This week’s reader questions are about intellectual property issues, including trademarked superhero slogans and copyright across alternate universes. As always, if you have questions or post suggestions, please send them to email@example.com and firstname.lastname@example.org or leave them in the comments.
I. Copyright and Alternate Universes
John asks, “In an issue of New Excalibur, Nocturne (Talia Wagner; the daughter of Nightcrawler from an alternate universe), is listening to her iPod. Dazzler asks what she has on it, and Nocturne tells her it is the Beatles 40th anniversary album. Apparently in her universe the Beatles never broke up, and John Lennon was never killed. …
What if somehow either by file sharing or a hacker, the contents of Nocturne’s iPod becomes available to the larger 616 universe. Who can lay claim to the rights of intellectual property and royalties (if anyone)? [Assume that the alternate universe copyright holders cannot lay a claim themselves.]”
The answer is a bit complicated. For conciseness and readability we’ll use the phrase “Earth 616 Beatles” to refer to the Beatles and their heirs, successors, and assigns (i.e. whoever it is that owns the relevant intellectual property).
First we must decide if there is an Earth 616 copyright in the recordings at all. Since the alternate universe United States is not a signatory to the Earth 616 Berne Convention, it’s quite possible that the courts would take the view that there is no copyright in the work at all, or at least not one that the Earth 616 United States recognizes. NB: Talia can’t claim copyright in the recordings herself because she didn’t create them. But what if the copyright were recognized?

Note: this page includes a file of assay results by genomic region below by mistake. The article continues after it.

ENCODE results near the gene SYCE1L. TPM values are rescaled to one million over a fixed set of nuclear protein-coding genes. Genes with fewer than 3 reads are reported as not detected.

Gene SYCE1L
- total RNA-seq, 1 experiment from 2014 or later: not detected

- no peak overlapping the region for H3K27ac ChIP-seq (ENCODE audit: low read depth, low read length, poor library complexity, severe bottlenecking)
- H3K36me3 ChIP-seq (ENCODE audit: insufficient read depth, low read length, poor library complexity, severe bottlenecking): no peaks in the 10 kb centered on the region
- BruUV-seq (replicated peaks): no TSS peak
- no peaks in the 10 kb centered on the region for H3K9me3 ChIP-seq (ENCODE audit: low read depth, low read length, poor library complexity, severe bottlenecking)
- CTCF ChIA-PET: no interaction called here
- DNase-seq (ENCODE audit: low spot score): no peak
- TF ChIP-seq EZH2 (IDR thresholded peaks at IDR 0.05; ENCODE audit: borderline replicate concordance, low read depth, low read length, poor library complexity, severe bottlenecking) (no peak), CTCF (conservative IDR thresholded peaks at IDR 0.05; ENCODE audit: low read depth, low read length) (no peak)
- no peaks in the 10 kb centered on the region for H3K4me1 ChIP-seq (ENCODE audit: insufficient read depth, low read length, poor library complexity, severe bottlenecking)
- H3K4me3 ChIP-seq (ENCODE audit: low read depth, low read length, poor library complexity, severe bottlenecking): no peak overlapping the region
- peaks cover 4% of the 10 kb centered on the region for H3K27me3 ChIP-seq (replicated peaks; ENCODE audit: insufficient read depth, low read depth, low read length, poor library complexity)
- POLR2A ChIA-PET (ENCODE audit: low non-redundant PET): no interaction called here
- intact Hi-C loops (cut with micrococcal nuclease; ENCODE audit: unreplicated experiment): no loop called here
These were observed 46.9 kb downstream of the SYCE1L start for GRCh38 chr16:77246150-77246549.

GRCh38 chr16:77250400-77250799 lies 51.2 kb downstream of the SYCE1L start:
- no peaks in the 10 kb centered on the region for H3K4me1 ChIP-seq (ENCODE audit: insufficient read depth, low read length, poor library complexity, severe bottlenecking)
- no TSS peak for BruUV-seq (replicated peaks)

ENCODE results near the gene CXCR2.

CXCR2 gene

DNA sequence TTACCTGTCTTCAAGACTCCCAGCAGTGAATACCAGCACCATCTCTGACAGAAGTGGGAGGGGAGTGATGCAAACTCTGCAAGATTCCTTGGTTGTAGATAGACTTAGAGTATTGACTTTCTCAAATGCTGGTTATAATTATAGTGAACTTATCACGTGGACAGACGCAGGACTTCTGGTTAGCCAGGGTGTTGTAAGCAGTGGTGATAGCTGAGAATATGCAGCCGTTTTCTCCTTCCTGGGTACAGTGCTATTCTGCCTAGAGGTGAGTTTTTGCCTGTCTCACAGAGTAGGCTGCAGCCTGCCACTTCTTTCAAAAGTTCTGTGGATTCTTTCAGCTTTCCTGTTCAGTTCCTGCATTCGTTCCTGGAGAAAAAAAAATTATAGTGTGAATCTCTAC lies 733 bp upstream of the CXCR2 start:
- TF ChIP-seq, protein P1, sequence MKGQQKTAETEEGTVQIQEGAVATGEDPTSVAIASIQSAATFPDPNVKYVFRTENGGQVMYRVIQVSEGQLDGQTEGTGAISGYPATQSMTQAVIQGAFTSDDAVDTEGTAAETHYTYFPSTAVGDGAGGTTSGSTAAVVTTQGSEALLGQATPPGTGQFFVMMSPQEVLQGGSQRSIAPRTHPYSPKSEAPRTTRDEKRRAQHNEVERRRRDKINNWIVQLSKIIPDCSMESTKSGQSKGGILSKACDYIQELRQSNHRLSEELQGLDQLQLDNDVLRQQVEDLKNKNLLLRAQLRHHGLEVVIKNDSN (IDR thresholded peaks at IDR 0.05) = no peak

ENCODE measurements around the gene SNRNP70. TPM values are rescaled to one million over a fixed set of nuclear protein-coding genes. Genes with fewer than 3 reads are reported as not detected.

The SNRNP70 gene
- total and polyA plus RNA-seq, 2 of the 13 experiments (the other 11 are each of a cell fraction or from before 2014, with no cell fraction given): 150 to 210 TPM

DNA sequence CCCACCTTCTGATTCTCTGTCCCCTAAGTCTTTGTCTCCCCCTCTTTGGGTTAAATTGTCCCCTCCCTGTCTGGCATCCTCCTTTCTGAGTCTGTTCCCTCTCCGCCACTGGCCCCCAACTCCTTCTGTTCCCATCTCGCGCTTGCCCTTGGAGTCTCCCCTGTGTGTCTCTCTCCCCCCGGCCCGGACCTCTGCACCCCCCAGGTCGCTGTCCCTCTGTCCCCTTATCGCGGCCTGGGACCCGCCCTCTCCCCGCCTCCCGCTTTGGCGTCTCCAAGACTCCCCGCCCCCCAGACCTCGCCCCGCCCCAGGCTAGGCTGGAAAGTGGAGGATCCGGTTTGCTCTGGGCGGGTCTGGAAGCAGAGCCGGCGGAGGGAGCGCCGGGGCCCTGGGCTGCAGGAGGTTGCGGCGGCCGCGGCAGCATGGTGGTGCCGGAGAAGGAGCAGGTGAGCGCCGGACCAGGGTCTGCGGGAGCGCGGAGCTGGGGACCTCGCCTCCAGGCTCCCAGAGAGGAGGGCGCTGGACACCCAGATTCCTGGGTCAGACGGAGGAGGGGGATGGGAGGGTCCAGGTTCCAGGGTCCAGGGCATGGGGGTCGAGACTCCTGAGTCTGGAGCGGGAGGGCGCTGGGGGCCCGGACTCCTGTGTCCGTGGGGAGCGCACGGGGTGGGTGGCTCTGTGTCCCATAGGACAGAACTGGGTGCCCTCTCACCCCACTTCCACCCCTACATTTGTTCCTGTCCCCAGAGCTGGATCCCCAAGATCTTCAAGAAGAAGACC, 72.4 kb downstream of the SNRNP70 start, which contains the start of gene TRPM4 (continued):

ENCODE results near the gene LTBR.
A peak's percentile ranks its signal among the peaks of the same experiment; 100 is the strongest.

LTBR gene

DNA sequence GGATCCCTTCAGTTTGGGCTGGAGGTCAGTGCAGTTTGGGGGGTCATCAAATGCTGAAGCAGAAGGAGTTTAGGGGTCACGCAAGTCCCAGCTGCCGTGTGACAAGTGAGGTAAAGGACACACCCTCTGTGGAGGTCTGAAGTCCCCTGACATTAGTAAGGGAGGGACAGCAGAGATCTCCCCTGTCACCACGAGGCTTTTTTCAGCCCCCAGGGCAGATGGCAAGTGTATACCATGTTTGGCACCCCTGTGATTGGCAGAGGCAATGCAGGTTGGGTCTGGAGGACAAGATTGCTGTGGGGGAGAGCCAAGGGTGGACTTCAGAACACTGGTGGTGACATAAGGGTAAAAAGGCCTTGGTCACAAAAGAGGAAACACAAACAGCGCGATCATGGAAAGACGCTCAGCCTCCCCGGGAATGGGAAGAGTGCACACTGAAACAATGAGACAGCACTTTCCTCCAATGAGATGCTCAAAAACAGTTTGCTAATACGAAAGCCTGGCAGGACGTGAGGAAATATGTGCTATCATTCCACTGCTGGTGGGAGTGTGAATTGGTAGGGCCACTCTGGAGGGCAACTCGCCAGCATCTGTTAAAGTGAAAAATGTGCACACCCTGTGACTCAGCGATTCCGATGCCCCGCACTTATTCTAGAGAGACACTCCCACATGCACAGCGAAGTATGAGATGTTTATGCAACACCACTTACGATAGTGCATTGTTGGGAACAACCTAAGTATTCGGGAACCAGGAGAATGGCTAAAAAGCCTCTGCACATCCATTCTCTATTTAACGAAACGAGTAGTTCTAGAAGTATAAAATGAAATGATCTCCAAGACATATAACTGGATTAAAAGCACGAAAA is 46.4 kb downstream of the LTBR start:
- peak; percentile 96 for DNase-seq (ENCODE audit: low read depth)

We still don’t think the Earth 616 Beatles have a copyright claim. Clearly they didn’t create the tracks outright, and even if the album incorporated music that was substantially similar—or even identical—to Earth 616 Beatles music, the defense of independent creation absolves the alternate universe Beatles (and thus Talia) of any liability for infringement because the alternate universe Beatles created their music without ever knowing about the Earth 616 Beatles. Indeed, coming up with the same music in an alternate universe is about as independent as independent creation can get. Notably, independent creation is something the Earth 616 Beatles—George Harrison at least—should be very familiar with. See ABKCO Music, Inc. v. Harrisongs Music Ltd., 722 F.2d 988 (2d Cir. 1983).
The first complication comes from trademark and the right of publicity. Theoretically the Earth 616 Beatles could sue to prevent Talia and others from misrepresenting the music as ‘Beatles music.’ They could seek an injunction requiring them to describe it as coming from an alternate universe with no connection to the Earth 616 Beatles. This would create a contrast to their own “genuine Earth 616 Beatles creations.”
The second complication comes from the possibility of criminal copyright infringement. While we may assume that Talia properly purchased her copy in the alternate universe, anyone else making copies might run afoul of the criminal copyright infringement statute. 17 USC 506. If the US government recognized a copyright in the works, it could prosecute distributors of the work even though the copyright holders couldn’t possibly benefit, since they’re in an alternate universe.